Ask Bill Kies the same question and you’ll get a similar review: Since Chairman Bob has left the scene, decline has set in as the once shining jewel of Chicagoland food retail that starts to look increasingly like a mainstream Jewel. When Bob was around the stores were pristine, service levels and consumer contact in the aisles was extraordinary and merchandising was in top form.

    Now you find messed up shelves, out-of-stock conditions, virtually no customer contact outside the Deli of any kind, dirty and disheveled aisles. Bob looked at Mariano’s as his opportunity to remake the definition of a supermarket from the ground up. In every new store opening he would experiment with interesting additions in the perimeter from oyster bars to vegan prepared food counters.

    At the Mariano’s near me, right in front of a special custom spices area and in the midst of a specialty tea bar was a 7 foot tall stack ‘em high and watch ‘em fly pile of detergent and toilet paper on deal. It was so inconsistent with the vision and retail experience Bob was working to create. The store management lapses are hard to fathom. Would Wegmans ever allow this kind of thing to happen? I think not. Bob is missed, you can see it the moment you walk in. Another bit of evidence that leadership and vision, once removed, can commoditize even the greatest of retailing ideas.

    MNB reader Ken Wagar wrote:

    I agree with virtually everything you reported regarding Main and Vine except for this statement:
    "I'd find two or three great people from Harris Teeter and Lucky's, and I'd parachute them into Gig Harbor to spend 4-5 days getting Main & Vine into shape ... doing a forensic analysis of what isn't working, and setting out the tasks that need to be done to make it a more effective and compelling experience. And I'd make the store's personnel accountable for living up to expectations. No excuses."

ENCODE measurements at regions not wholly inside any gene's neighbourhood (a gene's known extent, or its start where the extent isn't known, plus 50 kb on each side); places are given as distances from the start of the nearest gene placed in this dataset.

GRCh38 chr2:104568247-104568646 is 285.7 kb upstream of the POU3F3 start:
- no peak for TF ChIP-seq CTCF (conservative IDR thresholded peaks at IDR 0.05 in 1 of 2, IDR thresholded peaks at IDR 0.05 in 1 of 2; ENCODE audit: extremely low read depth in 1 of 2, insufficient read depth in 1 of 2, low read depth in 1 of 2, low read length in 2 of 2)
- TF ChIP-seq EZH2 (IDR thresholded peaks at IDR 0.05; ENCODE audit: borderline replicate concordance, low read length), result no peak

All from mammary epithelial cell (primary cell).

No offense intended but this statement shows a remarkable lack of understanding of what it takes to create and maintain a great supermarket presentation. I have the deepest respect for Wegmans and for Dorothy Lane Markets and other great retailers but even they couldn't send 2 or 3 people into a poorly run store and turn it around for the long term in 4 or 5 days. I have been part of such teams many times in the past 40 years in many different formats and with many different retailers. Just doesn't happen. Now, moving 2 or 3 high qualified people into that unit for the long term with training and development time and hiring and firing authority may well do the trick. Just sayin' it's tougher than you suggest by a long ways. Could a small team make the store look great in 4 or 5 days? Probably. Would it then be maintained that way long term when they left? Very doubtful.

    And from another reader:

    The out of stocks you showed in your pictures were all perishable items and could be a sign that it is not doing enough volume to support filling the shelves.  I visited the store 2 times within a month of its opening.  It was busy then but I heard the volume wasn’t as high as they hoped.  Kroger hired someone from King Soopers to manage it, which I never understood.  The focus at M&V is very much on “local items” so why didn’t they hire someone local from QFC to manage it?  A local manager would know the local DSD and perishable vendors and the products that sell locally without there being a learning curve.
    KC's View: